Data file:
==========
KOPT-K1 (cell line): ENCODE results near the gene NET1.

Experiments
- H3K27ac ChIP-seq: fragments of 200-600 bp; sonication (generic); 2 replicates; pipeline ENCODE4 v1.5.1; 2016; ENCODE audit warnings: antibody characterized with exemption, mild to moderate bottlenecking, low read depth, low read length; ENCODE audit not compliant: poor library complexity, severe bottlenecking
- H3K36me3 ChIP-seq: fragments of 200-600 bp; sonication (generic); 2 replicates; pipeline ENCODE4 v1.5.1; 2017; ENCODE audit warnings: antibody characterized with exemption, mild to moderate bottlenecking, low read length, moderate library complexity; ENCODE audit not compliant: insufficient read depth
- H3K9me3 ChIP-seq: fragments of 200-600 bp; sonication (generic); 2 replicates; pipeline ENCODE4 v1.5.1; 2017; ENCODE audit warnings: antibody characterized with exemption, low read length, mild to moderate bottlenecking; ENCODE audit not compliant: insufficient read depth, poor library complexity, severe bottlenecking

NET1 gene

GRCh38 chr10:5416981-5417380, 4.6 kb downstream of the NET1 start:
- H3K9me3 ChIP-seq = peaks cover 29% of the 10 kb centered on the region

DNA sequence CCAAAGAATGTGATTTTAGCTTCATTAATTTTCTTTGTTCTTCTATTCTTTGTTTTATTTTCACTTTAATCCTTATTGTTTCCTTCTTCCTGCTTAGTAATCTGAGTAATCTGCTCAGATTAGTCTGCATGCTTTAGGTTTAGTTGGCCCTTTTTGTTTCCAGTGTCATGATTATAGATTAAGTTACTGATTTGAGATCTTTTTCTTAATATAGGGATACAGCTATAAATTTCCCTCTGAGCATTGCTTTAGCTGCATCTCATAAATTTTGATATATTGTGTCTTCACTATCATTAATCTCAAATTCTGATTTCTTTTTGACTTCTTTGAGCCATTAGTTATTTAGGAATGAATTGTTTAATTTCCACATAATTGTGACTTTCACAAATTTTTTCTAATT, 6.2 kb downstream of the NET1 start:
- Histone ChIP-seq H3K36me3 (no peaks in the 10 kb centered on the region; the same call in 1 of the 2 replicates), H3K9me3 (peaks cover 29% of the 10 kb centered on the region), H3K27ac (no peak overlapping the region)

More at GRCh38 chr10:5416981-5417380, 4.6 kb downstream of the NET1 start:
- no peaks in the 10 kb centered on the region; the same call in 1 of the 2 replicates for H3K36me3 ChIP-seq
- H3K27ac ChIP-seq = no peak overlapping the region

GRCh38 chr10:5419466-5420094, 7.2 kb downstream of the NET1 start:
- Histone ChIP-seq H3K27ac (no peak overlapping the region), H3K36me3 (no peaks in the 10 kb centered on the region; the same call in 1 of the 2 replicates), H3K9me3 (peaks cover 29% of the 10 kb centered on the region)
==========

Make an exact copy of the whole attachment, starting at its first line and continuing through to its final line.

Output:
KOPT-K1 (cell line): ENCODE results near the gene NET1.

Experiments
- H3K27ac ChIP-seq: fragments of 200-600 bp; sonication (generic); 2 replicates; pipeline ENCODE4 v1.5.1; 2016; ENCODE audit warnings: antibody characterized with exemption, mild to moderate bottlenecking, low read depth, low read length; ENCODE audit not compliant: poor library complexity, severe bottlenecking
- H3K36me3 ChIP-seq: fragments of 200-600 bp; sonication (generic); 2 replicates; pipeline ENCODE4 v1.5.1; 2017; ENCODE audit warnings: antibody characterized with exemption, mild to moderate bottlenecking, low read length, moderate library complexity; ENCODE audit not compliant: insufficient read depth
- H3K9me3 ChIP-seq: fragments of 200-600 bp; sonication (generic); 2 replicates; pipeline ENCODE4 v1.5.1; 2017; ENCODE audit warnings: antibody characterized with exemption, low read length, mild to moderate bottlenecking; ENCODE audit not compliant: insufficient read depth, poor library complexity, severe bottlenecking

NET1 gene

GRCh38 chr10:5416981-5417380, 4.6 kb downstream of the NET1 start:
- H3K9me3 ChIP-seq = peaks cover 29% of the 10 kb centered on the region

DNA sequence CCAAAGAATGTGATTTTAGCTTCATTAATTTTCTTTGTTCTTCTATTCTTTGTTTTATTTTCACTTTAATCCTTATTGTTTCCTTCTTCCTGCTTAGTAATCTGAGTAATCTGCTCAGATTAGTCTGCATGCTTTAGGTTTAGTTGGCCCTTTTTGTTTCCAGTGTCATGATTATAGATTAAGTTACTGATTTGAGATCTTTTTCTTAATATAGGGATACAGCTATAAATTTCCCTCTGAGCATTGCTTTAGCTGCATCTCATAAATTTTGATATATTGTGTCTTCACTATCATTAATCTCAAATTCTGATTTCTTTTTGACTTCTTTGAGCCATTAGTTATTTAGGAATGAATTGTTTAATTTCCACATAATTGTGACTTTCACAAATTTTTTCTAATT, 6.2 kb downstream of the NET1 start:
- Histone ChIP-seq H3K36me3 (no peaks in the 10 kb centered on the region; the same call in 1 of the 2 replicates), H3K9me3 (peaks cover 29% of the 10 kb centered on the region), H3K27ac (no peak overlapping the region)

More at GRCh38 chr10:5416981-5417380, 4.6 kb downstream of the NET1 start:
- no peaks in the 10 kb centered on the region; the same call in 1 of the 2 replicates for H3K36me3 ChIP-seq
- H3K27ac ChIP-seq = no peak overlapping the region

GRCh38 chr10:5419466-5420094, 7.2 kb downstream of the NET1 start:
- Histone ChIP-seq H3K27ac (no peak overlapping the region), H3K36me3 (no peaks in the 10 kb centered on the region; the same call in 1 of the 2 replicates), H3K9me3 (peaks cover 29% of the 10 kb centered on the region)